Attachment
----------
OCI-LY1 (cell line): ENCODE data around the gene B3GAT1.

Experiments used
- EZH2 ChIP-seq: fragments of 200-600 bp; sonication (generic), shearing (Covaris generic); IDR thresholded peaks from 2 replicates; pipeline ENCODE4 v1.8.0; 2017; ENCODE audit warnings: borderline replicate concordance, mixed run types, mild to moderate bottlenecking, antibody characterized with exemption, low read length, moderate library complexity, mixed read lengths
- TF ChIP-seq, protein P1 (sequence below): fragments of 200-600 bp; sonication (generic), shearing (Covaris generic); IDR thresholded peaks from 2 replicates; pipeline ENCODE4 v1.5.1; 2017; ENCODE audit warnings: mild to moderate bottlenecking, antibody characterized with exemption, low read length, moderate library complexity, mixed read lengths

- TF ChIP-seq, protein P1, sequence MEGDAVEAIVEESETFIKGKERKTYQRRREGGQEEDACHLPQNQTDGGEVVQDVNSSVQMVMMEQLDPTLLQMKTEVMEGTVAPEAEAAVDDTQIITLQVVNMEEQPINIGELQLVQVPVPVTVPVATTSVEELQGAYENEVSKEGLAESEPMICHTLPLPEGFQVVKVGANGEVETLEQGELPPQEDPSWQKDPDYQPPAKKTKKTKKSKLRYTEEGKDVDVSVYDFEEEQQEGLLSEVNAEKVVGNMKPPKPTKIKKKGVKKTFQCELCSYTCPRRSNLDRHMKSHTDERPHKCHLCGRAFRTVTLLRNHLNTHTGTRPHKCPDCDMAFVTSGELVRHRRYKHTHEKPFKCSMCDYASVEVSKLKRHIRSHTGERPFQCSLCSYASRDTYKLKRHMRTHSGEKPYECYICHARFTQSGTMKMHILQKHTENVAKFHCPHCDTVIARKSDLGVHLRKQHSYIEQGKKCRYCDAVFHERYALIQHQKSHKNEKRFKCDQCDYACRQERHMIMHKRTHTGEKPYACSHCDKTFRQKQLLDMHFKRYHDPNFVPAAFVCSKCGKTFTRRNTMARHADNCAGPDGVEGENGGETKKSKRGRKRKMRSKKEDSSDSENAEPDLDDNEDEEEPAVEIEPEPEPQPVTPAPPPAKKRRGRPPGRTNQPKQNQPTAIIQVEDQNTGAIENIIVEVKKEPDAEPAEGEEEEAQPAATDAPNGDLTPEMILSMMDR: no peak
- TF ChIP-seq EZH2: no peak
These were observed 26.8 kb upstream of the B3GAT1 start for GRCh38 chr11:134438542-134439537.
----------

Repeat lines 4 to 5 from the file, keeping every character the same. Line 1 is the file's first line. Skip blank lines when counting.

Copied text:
- TF ChIP-seq, protein P1 (sequence below): fragments of 200-600 bp; sonication (generic), shearing (Covaris generic); IDR thresholded peaks from 2 replicates; pipeline ENCODE4 v1.5.1; 2017; ENCODE audit warnings: mild to moderate bottlenecking, antibody characterized with exemption, low read length, moderate library complexity, mixed read lengths

- TF ChIP-seq, protein P1, sequence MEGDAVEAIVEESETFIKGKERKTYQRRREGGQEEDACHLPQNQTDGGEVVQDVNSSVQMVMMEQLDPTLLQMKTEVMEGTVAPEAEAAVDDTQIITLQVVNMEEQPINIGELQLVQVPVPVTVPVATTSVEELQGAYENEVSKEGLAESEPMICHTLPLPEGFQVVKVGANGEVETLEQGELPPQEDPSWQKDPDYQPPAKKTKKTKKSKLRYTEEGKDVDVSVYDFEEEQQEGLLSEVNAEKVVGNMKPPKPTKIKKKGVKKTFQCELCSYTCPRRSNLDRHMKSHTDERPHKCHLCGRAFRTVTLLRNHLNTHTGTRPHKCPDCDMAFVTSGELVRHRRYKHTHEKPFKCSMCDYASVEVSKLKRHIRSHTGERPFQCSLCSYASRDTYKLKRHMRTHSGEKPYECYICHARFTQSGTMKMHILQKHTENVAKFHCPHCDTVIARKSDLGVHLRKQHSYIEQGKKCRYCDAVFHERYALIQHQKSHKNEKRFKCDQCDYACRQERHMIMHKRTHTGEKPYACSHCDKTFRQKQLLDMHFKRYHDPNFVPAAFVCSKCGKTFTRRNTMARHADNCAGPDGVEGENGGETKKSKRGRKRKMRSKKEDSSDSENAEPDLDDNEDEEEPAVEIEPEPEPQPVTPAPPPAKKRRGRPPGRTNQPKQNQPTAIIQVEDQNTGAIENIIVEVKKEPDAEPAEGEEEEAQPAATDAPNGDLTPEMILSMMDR: no peak